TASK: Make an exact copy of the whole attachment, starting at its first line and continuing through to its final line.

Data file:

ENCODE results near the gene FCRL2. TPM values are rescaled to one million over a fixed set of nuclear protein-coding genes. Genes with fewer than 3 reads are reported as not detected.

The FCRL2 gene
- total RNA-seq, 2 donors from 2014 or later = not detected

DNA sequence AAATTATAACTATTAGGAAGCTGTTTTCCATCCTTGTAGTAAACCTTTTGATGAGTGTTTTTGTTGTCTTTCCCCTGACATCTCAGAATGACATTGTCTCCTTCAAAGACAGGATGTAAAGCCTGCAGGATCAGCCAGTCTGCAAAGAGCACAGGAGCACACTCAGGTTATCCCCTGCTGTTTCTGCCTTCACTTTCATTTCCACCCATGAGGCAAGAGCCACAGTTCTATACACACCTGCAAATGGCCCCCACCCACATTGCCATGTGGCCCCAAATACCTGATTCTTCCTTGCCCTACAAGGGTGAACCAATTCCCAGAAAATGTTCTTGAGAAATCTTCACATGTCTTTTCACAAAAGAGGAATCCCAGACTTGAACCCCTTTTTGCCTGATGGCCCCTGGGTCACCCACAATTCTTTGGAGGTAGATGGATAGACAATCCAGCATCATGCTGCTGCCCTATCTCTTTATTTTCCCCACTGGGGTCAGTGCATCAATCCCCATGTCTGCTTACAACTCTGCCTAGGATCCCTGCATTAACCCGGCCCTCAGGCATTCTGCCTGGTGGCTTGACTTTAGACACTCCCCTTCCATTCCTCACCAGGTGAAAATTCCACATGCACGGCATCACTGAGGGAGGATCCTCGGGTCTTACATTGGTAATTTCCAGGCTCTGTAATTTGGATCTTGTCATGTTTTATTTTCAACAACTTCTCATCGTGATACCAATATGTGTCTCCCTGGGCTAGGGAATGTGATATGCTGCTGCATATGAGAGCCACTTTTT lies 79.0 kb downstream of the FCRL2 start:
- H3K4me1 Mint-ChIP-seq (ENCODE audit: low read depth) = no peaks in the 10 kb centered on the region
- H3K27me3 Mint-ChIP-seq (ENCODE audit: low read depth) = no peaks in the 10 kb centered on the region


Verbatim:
ENCODE results near the gene FCRL2. TPM values are rescaled to one million over a fixed set of nuclear protein-coding genes. Genes with fewer than 3 reads are reported as not detected.

The FCRL2 gene
- total RNA-seq, 2 donors from 2014 or later = not detected

DNA sequence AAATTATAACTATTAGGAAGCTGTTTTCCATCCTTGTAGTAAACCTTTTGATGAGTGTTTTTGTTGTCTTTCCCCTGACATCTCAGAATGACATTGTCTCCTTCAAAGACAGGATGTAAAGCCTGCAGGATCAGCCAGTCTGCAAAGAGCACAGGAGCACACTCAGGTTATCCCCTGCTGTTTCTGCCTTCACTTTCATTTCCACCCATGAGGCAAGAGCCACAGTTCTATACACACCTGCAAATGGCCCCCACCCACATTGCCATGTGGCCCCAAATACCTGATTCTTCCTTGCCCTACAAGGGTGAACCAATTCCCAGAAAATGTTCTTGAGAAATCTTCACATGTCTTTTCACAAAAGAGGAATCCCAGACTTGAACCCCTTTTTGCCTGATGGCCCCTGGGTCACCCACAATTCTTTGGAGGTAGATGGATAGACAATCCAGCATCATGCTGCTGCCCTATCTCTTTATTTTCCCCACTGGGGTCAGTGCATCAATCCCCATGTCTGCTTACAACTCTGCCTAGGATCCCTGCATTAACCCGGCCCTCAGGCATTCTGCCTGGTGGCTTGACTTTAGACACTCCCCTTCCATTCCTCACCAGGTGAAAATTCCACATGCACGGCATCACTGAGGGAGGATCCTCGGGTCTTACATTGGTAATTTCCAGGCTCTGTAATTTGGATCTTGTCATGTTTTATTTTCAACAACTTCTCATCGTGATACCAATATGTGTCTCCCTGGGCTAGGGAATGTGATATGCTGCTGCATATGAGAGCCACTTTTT lies 79.0 kb downstream of the FCRL2 start:
- H3K4me1 Mint-ChIP-seq (ENCODE audit: low read depth) = no peaks in the 10 kb centered on the region
- H3K27me3 Mint-ChIP-seq (ENCODE audit: low read depth) = no peaks in the 10 kb centered on the region